The Outing (Part 2)

(Every now and then I like to take a real even of my life and try and treat it like a little fantasy episode. This is basically what I did for awhile with my son this afternoon. The first part of this story can be found here. It is also based on a real life event, but from a completely different day since that was months ago.)

“I want to go that way.”

The father looked in the rough direction his son pointed. On one side was a gentle path, with even measured steps. The other was through an overgrown chunk of forrest, where the footing would be irksome for an adult and a cause for concern for a child. He smirked and shook his head, knowing which path his son meant.

“Okay, Bug. Lead the way.”

Soon they were in the shade of the trees, scrambling through underbrush, with their feet constantly slipping on the loose leaves covering the ground. The father watched as his sons little legs carried him over large rocks and then under thick bushes. Again he smiled. Even a few weeks ago this would have been too much for the boy. No doubt he would have still chosen this path, but the father would have been half carrying the tyke. Now all he had to do was hold his son’s hand and scoop him up when he slipped too far. Or just watch and try not to either laugh or be over-protective. A few bumps and scraps were part of being a child.

Speaking of which. “Watch for those bushes up ahead. They’re a little prickly.”

“I don’t mind. I’m tough,” the son informed his father, who watched as his son proceeded to slip and go practically face first into the holly bush. He saw the boy’s grimace, but there was no complaint. After a few paces the father called out.

“Hey, look at this pretty flower.” It was just an ordinary dandelion, but the son still stopped and gazed appreciatively. Meanwhile, the father did a quick check over his son. No scrapes from the holly bush. The boy’s skin wasn’t even red. Guess the boy was tough after all.

For the next hour, father and son continued their little trek, with the path climbing up only to drop down once again. Soon they were both covered in a layer a dust and dirt. The father was glad they ended up wearing yesterday’s clothes when they left the house rather than putting on something clean.

Looking down, the father could see the first hints of tiredness in his son. They should start heading back soon. The good news was that if they took the lower, easier path, the return journey would be much shorter. Convincing his son that might e the best method would be the hard part.

Then he saw the perfect excuse.

“Well, would you look at that.”

“What is it, Daddy?”

“I see something pretty neat. It’s like a little treasure. But it might look a little scary at first.”

“I’m not scared. Let me see it.”

The father smiled. He knew his son wasn’t scared of most things. But he also knew that among the various helpers who looked after the village children when the parents had tasks that needed attending to there were those who were afraid of things like bugs and insects. And they were little too free in promoting a fear of nature to their wards.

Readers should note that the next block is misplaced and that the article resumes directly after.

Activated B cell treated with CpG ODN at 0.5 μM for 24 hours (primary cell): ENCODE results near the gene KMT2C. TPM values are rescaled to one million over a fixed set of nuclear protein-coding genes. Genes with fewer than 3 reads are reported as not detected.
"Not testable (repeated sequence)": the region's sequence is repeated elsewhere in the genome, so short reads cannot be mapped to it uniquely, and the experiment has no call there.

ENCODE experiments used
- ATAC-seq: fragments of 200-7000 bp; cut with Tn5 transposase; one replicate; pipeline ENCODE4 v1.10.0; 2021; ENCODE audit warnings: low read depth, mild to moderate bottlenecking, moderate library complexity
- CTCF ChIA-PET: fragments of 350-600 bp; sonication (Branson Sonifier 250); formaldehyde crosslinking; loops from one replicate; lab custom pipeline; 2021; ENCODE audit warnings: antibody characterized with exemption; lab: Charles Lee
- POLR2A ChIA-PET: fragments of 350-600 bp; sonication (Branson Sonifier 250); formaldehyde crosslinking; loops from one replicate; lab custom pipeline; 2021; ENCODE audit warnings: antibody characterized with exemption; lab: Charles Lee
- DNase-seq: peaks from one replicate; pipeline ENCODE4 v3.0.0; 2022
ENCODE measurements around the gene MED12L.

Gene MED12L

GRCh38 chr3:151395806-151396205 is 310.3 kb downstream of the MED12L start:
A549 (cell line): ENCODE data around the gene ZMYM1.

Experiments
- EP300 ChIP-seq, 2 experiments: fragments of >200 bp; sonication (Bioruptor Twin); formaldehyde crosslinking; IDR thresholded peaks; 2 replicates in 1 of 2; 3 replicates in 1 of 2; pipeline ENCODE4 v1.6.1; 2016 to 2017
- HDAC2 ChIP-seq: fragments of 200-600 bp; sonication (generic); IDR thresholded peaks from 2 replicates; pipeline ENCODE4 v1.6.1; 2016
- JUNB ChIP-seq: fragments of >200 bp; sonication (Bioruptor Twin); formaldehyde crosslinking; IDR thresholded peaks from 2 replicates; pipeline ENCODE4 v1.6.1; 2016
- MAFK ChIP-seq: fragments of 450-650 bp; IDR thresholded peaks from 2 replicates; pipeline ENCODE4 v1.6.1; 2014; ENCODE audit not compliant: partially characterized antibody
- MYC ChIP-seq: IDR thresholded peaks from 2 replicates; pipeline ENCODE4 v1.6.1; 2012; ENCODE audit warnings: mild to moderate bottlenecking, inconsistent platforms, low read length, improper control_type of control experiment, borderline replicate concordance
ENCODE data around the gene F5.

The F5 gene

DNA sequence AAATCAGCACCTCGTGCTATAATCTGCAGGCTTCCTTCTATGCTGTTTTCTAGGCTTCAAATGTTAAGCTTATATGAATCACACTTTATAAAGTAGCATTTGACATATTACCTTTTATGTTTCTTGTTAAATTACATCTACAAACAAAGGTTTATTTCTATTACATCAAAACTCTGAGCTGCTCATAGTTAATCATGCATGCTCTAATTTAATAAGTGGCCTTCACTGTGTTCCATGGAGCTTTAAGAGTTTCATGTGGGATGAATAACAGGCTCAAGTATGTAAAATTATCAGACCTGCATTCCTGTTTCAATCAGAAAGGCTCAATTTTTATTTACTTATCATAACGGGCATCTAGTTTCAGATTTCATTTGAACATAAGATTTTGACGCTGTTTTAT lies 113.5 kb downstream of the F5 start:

Which was exactly why, after seeing the little locust husk, the father wanted to warn his son. The husk was as large as the boys finger after all, and it certainly could look rather intimidating with its claws and stinger. Being a husk, there was no danger, but he wasn’t sure if the boy would understand.

“Okay,” the father said, “I’m going to get it. It’s a neat little treasure. And I bet your mom will really like to see it, too.” The value of bringing up his wife was two-fold. First, it would give the boy a little extra incentive to be brave. Second, his wife really would appreciate the husk as she had an innate fondness for all things natural. Except for snakes, which weirded her out.

The father plucked the little husk off the tree and held it at eye level, careful to not bring it too close to his son. “See this?” The father asked, using the phrase his son was so fond of using as he started pointing out the features of the husk, making sure to highlight that it was not a living, moving thing.

At the end of the lesson, the father asked the big question. “Want to touch it?”

With out saying a word the boy cautiously reached out with a single finger and slowly reached out to the husk. After a quick touch, he recoiled his finger, not trusting the the thing wouldn’t soundly spring into action. Seeing the no such thing happened he reached out again and again.

“I think your mom would really like this little treasure. What do you think.”

“Yeah, I think she’d like it.”

“Should we bring it to her?”

“Yeah.”

“Okay. Should Daddy carry it? Or do you want to carry it?”

“I want to carry it.”

“Okay.” The father held out the little husk and ever so gently his son picked it up.

“You know,” the father said slowly, not wanting to startle the boy who’s eyes were fixed on the alien thing in his hands. “That little husk is so delicate, it might get crushed if we take the upper path. Why don’t we take the lower path so we can keep it safe?”

“That’s a good idea,” the son said, nodding his approval.

And together they started walking back home.

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